Tip #3: Don’t Make it a Chore

It’s really easy for me to turn my faith into a chore… read my Bible, go to church, try to be a good person, blah, blah, blah. When I add these things to my to do list, it makes my already long list even longer. When I feel moved to do something like journal or go to church I try to be flexible and act on that in the moment. This works better for me than always assigning a specific time to practice my faith. As a result, living out my faith becomes something that I want to do instead of something I feel forced into or compelled to do.

Tip #4: Figure Out Your Non-negotiables

In medical school, it’s really easy to put your personal life on the back burner. There’s always something that you can study or review (the work is never ending). For a while, I prioritized school and class more than my own personal affairs. I realized that class and lab were non-negotiables and when I needed to make space in my schedule, my workouts, my faith, and catching up with friends/ family were always the first to go. You can’t do everything you want while being a medical student, but contrary to popular belief there is time to relax, laugh with friends, workout, or do whatever it is that de-stresses you. Pick a few things that matter most and make them non-negotiables in your schedule. For me this was Wednesday evening church service and allotting at least an hour/ day to call or FaceTime those back home.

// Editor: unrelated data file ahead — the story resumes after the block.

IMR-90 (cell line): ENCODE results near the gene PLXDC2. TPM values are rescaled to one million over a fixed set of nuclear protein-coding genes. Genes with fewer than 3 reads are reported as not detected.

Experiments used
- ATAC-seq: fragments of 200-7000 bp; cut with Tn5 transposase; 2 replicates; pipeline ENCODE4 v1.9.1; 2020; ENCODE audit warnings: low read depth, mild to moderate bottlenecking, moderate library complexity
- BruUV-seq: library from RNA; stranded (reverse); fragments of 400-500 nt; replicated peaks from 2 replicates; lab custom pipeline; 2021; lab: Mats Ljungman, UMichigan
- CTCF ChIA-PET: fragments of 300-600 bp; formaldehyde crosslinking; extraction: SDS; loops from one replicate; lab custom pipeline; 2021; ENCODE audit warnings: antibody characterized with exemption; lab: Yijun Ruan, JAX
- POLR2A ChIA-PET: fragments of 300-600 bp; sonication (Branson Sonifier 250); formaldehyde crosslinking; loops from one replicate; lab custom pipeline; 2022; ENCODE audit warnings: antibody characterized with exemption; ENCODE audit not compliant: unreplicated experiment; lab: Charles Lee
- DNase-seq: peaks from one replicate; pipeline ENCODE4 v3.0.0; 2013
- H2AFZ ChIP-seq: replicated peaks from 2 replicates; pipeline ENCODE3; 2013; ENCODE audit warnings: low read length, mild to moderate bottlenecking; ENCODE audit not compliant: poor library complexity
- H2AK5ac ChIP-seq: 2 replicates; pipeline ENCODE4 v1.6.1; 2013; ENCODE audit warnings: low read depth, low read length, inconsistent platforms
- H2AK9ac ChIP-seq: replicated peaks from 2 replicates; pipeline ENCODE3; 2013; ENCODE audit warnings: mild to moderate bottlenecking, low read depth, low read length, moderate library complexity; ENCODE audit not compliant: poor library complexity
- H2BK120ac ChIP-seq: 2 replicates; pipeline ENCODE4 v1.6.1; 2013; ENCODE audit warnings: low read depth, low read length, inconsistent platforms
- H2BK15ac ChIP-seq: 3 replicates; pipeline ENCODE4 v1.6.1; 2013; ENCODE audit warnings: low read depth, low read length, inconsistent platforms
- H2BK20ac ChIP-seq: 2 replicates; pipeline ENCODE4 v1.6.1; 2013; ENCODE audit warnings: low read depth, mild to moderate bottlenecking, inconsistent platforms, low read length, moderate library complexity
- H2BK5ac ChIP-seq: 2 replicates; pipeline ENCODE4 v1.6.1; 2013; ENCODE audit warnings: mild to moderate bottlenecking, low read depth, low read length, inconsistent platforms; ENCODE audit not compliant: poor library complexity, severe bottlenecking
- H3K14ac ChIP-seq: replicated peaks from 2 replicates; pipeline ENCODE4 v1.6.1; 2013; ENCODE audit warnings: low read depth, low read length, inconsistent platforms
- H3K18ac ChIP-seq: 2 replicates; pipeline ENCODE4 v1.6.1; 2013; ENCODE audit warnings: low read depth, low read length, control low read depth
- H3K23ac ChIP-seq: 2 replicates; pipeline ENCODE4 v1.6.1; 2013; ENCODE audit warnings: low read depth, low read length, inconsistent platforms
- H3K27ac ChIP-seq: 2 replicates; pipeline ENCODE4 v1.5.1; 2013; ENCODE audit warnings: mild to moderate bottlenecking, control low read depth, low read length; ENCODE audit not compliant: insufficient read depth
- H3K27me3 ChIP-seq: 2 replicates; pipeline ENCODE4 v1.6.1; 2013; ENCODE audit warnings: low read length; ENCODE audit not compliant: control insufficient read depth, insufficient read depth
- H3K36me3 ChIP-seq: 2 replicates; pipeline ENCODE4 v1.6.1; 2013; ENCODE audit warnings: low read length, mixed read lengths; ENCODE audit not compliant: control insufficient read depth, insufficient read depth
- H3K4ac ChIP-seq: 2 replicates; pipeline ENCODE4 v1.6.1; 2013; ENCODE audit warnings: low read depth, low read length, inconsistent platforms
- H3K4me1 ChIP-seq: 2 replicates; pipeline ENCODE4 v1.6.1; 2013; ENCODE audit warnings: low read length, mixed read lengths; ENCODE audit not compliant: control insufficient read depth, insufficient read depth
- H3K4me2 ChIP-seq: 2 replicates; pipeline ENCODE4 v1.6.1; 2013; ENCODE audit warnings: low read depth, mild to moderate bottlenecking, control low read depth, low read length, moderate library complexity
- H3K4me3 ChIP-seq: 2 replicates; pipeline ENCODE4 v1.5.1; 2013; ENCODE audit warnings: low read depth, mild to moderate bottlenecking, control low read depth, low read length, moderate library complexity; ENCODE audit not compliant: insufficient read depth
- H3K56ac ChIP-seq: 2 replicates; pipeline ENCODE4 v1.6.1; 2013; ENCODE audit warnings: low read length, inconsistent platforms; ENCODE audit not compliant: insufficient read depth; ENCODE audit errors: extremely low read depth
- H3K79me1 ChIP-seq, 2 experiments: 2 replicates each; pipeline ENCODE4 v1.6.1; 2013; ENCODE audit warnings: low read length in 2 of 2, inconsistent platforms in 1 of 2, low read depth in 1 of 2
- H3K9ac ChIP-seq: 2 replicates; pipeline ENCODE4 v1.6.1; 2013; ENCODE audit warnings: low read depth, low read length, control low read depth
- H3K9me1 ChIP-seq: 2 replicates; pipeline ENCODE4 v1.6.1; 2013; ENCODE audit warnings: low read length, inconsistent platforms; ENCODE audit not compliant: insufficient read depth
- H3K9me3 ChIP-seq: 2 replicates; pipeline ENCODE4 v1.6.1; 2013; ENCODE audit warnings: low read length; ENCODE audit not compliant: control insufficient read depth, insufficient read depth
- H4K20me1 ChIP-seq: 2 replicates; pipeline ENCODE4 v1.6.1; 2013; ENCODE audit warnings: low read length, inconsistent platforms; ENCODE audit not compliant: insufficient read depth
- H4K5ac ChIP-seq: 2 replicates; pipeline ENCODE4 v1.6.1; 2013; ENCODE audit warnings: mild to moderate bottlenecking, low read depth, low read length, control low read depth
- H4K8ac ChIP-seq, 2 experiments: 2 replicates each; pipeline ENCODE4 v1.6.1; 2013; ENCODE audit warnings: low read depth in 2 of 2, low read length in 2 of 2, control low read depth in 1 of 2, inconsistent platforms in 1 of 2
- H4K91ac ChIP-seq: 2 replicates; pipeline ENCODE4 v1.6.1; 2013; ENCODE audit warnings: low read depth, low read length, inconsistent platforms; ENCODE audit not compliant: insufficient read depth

Like I said before, I promised myself that I wouldn’t allow medical school to make me lose sight of myself and the things that mattered the most to me. Don’t get me wrong, I’m 3 years into the medical school game, and I still find it hard to put down my books to journal, or stop studying so I can talk to my loved ones on the east coast before they go to bed (time zone differences really suck). The decision to prioritize yourself is something that you might have to re-commit to everyday. At the end of the day, remember that you are more than a medical student. Your culture, your beliefs and your values are unique to you and are what make you special. Don’t lose sight of yourself, and the things that matter to you the most.

If you care to follow along the rest of my medical school journey, then stop by my blog at where I talk more about my faith, medical school, and transitioning to Los Angeles! See you there!



I want to thank Trisha for sharing such a honest perspective. I am often asked about this topic and I am glad more people are talking about maintaining their religious and spirituality while in medical school.

Trisha is a 3 rd year medical student in Los Angeles. She attended Harvard University and graduated in 2013. She is committed to working with the urban underserved both domestically and abroad. She is also passionate about exploring the intersection of media and medicine. Trisha is a proud reality TV connoisseur and in her free time she loves to workout, bake, and explore her new home of Southern California. You can find her on her blog or on Instagram